Have you ever wondered what charts and logs that a WW2-era RAF Navigator carried with him? Navigating to a target involves precise calculations – based on wind speeds, direction, and known position of the celestial objects. Sometimes aided by radio aids, the navigator has to chart out a track for his pilot to follow.
A war time navigation log survives in the appendix for No. 214 Squadron RAF dating from August 1943:
To accompany the navigation log, the Navigator also draws track on a 1:2000000 chart that covers lower England and Western Europe. A blank surviving chart can be found at the link here : http://digitalarchive.mcmaster.ca/islandora/object/macrepo%3A81937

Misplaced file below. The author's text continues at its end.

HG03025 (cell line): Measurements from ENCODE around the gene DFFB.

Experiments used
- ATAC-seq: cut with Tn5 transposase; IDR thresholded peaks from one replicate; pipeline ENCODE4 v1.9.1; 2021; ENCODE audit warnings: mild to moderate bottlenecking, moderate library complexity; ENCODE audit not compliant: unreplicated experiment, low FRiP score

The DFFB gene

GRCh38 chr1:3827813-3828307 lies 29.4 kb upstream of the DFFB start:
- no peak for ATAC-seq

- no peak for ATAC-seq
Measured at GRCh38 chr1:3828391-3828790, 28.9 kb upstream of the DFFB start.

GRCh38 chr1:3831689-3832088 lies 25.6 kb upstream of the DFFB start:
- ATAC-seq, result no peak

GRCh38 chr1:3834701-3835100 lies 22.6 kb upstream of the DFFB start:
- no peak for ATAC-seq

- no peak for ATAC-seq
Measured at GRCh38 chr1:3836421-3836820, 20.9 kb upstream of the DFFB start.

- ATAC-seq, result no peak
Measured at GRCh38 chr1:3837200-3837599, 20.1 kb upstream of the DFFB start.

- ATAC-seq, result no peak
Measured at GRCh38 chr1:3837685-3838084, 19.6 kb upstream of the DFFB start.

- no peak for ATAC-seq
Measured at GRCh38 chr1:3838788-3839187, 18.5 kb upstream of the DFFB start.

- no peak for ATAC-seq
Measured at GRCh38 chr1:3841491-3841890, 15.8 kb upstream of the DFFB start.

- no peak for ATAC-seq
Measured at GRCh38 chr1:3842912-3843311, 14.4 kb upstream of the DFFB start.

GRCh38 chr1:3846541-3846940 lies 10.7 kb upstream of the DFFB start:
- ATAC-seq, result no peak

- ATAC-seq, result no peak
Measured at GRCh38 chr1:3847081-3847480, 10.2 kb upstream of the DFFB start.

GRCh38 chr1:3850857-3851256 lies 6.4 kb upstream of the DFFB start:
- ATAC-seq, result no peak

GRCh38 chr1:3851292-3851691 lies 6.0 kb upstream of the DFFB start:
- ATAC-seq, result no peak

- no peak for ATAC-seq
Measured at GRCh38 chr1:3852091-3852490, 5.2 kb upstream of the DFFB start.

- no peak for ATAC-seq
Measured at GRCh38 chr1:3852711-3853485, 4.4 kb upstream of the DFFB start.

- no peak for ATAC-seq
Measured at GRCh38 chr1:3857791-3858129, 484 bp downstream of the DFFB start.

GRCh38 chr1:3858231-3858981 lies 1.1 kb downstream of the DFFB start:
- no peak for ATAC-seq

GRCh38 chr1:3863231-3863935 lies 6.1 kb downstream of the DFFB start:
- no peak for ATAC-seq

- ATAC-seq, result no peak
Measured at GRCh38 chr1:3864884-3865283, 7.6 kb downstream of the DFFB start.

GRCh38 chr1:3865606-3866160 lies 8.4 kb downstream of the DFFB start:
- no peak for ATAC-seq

The same chart is shown below with the Navigator drawn plot to the target and back.
Another example of a more detailed chart showing a track from Southern England to Paris, that swings behind London – this way the bombers avoid the hostile skies over the canal, this is just about a month after D-Day when Allied troops are already on the french beaches.
Of course the above charts were photographed in B/W copies. Somewhere colour originals must exist for reference to the Bomber Command specialists.
214 Squadron Appendices – https://discovery.nationalarchives.gov.uk/details/r/C2503965#imageViewerLink